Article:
The main part of the colony is now packed with birds nesting at high densities of up to six nests per square metre. A remarkable sight and the volume of noise is astounding. More birds are continuing to arrive, however, and occupying other parts of the open plain at the north of Bird Island.
About 11 hectares of ground are kept clear for the nesting Sooty Terns but prior to the birds’ arrival further ground preparation is necessary. As far as possible the area is mown in April and May to keep the vegetation short. Island conservation staff additionally trim some of the denser bushes to allow birds to nest underneath, and when possible they also try to remove the entwining vine Lalyann san fan (see post of 18 June) to prevent birds becoming entangled. The success of this management depends on rainfall; in 2016 the early onset of the south-east trade winds, which generally (but not always) provide drier weather did provide good conditions and the birds started laying earlier than they have done for several years. Coupled with this year’s dry weather, accompanied by the desiccating south-east trade winds, colony management has produced perfect conditions for Sooty Terns.
On top of this 2016 appears to be a bumper year for them. In most years some parts of the northern open plain remain unoccupied but in 2016 virtually all parts have nesting birds. In addition they have occupied low vegetation along the crest of the western beach extending south as far as the front of the hotel.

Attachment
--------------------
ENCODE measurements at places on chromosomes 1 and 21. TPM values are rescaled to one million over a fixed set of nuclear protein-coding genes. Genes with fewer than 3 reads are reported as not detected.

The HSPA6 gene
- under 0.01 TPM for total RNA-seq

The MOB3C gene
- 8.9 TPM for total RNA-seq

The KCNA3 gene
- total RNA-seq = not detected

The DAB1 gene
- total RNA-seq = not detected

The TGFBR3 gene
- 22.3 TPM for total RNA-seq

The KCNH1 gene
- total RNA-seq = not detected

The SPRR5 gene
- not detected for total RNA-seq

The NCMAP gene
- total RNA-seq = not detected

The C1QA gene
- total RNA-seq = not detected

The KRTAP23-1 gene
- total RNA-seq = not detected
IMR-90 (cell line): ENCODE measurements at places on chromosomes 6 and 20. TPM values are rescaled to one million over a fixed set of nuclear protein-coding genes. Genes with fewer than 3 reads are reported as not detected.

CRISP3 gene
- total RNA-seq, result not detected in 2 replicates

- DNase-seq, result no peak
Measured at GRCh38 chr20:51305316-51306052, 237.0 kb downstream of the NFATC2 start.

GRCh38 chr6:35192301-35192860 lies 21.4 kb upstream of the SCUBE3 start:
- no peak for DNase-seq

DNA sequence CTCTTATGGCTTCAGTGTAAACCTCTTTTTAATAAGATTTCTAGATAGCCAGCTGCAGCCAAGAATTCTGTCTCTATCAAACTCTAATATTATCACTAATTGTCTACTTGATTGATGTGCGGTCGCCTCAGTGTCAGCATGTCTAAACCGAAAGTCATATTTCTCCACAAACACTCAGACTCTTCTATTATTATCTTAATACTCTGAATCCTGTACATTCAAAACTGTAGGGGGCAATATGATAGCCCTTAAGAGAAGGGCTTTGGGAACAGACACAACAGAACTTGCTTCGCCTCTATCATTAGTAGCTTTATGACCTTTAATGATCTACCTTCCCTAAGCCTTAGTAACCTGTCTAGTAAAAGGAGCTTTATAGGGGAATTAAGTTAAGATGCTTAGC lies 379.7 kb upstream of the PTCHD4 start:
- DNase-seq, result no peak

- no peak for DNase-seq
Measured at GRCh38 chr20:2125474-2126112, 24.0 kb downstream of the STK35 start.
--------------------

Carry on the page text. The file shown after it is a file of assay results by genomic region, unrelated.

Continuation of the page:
Differences between areas that were settled early and those that are being occupied now are readily apparent. Few birds are in the air over areas that Sooty Terns occupied three weeks ago and the birds there are (relatively) quiet. Where birds are arriving now, however, the air is full of wheeling Sooty Terns and their raucous calls while those on the ground are calling also as they jostle for a place to lay their eggs. Most of the birds that are circling these areas now are in pairs and have very long outer tail feathers, signifying that they have arrived recently and have not spent time displaying and establishing nest territories on the ground; during these activities the outer tail feathers become worn and can even break off.
Our observations are showing that at present nesting Sooty Terns are finding plenty of food within easy reach of Bird Island this year so that foraging birds can return reasonably quickly to relieve their incubating partners on the nest. However, the fish and squid taken by the birds can sometimes disappear, leading to sudden periods of food shortage. This happened during the last two years so we hope they experience better times this year.
At present we lack information from other Seychelles Sooty Tern colonies and so we do not know whether the food supplies in the proximity of Bird Island are encouraging birds from elsewhere to seek nest sited here. Could this account for the unusually large numbers this year? Or could events elsewhere, such as the cyclone Fantala that stuck Farquhar Atoll on 17 April, have forced birds from other colonies to move to Bird Island? Another mystery surrounding the lives of Sooty Terns!